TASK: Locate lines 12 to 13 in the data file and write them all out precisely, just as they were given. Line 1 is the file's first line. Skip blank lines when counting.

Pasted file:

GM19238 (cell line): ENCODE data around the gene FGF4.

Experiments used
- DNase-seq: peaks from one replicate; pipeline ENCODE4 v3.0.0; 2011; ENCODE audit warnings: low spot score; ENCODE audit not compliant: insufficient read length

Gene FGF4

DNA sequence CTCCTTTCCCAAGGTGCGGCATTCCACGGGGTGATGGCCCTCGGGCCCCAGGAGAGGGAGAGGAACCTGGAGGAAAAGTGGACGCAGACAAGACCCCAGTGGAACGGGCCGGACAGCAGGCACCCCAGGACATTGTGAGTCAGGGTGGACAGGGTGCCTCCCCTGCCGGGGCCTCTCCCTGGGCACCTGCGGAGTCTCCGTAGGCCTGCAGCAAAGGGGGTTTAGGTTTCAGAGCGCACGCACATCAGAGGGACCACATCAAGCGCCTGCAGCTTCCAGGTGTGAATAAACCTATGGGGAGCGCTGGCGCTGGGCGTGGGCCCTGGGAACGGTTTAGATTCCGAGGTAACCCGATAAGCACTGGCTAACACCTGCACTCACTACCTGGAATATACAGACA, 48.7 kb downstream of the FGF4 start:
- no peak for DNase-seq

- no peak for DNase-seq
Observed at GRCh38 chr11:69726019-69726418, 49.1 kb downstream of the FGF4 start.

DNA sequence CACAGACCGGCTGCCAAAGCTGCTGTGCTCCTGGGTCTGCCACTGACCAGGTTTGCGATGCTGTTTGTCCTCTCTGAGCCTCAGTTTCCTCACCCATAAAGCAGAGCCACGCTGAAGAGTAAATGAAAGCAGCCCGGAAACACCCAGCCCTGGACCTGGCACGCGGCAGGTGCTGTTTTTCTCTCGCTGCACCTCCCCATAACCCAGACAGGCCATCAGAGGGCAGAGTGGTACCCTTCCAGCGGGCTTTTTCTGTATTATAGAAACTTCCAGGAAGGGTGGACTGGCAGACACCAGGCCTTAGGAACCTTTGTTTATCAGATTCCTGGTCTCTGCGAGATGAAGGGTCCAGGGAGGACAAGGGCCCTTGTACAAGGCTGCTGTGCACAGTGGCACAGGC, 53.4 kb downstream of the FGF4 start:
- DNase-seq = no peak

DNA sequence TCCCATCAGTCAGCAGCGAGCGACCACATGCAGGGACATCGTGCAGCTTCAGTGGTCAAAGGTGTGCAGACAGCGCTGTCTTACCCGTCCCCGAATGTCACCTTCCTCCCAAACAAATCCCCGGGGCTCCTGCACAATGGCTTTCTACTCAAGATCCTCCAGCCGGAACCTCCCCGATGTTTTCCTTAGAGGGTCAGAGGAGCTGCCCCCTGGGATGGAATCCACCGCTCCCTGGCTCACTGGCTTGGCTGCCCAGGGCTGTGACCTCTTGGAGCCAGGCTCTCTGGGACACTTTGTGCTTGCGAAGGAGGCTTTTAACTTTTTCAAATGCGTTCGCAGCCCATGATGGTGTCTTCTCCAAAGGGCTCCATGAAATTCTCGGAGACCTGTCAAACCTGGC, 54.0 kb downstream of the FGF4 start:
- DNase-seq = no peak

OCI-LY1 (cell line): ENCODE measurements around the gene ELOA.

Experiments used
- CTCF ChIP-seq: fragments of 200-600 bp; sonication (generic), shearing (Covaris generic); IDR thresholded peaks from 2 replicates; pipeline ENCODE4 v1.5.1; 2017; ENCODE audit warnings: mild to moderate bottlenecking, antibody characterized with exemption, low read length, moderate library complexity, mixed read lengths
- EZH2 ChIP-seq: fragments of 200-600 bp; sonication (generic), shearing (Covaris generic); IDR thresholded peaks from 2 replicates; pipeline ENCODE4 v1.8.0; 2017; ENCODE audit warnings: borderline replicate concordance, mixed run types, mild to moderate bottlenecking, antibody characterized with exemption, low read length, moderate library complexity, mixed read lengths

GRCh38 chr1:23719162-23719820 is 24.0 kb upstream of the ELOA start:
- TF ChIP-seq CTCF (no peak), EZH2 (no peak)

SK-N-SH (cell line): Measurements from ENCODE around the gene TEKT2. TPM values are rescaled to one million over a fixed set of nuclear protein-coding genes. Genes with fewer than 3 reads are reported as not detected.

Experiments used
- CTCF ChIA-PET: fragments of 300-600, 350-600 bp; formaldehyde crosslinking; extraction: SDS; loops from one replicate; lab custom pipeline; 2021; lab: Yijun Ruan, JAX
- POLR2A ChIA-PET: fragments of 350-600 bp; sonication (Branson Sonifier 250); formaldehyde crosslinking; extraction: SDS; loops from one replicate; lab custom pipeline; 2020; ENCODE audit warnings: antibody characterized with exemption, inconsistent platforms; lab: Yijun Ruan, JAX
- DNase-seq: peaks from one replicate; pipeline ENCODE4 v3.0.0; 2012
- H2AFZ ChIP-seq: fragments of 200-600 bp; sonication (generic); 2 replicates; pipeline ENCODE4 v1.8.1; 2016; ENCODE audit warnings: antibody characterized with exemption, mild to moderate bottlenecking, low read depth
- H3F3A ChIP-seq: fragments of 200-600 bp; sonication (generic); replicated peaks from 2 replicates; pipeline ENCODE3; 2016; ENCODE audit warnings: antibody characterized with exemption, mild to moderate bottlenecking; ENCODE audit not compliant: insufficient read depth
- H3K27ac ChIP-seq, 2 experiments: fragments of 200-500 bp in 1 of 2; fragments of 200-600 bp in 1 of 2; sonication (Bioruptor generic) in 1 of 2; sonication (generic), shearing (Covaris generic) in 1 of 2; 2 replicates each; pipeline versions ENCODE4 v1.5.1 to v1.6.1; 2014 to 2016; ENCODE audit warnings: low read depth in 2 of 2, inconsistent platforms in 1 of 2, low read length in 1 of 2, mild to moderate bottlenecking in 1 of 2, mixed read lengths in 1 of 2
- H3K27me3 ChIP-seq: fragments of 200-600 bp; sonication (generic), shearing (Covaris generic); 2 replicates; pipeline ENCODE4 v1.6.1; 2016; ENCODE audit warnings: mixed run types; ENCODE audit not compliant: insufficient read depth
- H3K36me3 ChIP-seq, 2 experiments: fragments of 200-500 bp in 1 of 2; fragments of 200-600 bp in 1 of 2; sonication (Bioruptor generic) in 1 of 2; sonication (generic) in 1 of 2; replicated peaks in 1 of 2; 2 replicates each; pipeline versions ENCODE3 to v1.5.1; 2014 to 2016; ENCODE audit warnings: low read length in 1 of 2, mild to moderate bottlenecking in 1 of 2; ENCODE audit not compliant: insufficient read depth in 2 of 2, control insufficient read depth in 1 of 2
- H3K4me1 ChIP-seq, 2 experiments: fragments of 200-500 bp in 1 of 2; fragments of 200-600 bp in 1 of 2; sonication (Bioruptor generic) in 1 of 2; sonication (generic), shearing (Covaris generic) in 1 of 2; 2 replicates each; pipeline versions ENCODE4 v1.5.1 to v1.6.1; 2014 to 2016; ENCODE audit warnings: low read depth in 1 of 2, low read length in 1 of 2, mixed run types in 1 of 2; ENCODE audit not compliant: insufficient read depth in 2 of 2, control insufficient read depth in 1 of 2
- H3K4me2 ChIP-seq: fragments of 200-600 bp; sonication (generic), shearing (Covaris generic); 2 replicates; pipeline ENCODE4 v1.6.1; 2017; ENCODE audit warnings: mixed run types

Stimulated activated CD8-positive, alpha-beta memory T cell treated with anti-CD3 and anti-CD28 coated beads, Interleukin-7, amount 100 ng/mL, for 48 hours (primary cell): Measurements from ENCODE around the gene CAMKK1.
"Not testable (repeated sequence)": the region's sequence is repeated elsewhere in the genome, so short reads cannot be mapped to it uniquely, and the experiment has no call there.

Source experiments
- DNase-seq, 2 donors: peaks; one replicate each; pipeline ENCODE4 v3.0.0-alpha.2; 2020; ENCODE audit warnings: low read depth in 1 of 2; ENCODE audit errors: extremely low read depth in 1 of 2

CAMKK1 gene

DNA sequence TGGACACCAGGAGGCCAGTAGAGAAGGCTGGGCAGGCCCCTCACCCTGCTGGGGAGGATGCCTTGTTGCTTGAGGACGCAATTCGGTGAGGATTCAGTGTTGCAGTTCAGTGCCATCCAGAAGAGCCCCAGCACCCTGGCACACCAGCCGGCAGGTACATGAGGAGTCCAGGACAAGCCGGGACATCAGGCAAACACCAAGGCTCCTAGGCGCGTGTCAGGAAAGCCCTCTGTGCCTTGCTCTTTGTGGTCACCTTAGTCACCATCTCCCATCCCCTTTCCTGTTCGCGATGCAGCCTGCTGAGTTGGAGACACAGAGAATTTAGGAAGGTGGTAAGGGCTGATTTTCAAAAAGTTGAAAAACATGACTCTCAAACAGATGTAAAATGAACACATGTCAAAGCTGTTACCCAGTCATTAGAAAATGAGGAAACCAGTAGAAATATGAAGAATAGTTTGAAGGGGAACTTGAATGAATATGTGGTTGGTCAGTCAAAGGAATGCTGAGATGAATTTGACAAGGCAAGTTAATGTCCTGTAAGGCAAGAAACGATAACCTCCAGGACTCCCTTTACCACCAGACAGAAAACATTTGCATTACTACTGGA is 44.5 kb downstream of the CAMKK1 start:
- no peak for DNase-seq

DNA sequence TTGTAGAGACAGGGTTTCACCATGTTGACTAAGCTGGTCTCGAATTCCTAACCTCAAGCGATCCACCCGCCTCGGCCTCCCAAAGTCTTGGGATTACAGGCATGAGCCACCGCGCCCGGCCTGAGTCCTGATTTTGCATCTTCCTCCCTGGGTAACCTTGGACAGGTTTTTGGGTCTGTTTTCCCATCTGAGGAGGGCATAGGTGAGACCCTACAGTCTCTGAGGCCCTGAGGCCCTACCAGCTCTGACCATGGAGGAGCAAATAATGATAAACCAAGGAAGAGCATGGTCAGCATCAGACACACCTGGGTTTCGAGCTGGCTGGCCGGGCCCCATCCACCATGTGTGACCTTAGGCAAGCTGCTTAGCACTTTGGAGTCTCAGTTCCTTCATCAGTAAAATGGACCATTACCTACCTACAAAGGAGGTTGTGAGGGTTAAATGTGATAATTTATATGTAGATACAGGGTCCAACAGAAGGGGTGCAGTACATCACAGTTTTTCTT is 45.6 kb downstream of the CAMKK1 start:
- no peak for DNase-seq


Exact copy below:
- DNase-seq = no peak

OCI-LY1 (cell line): ENCODE measurements around the gene ELOA.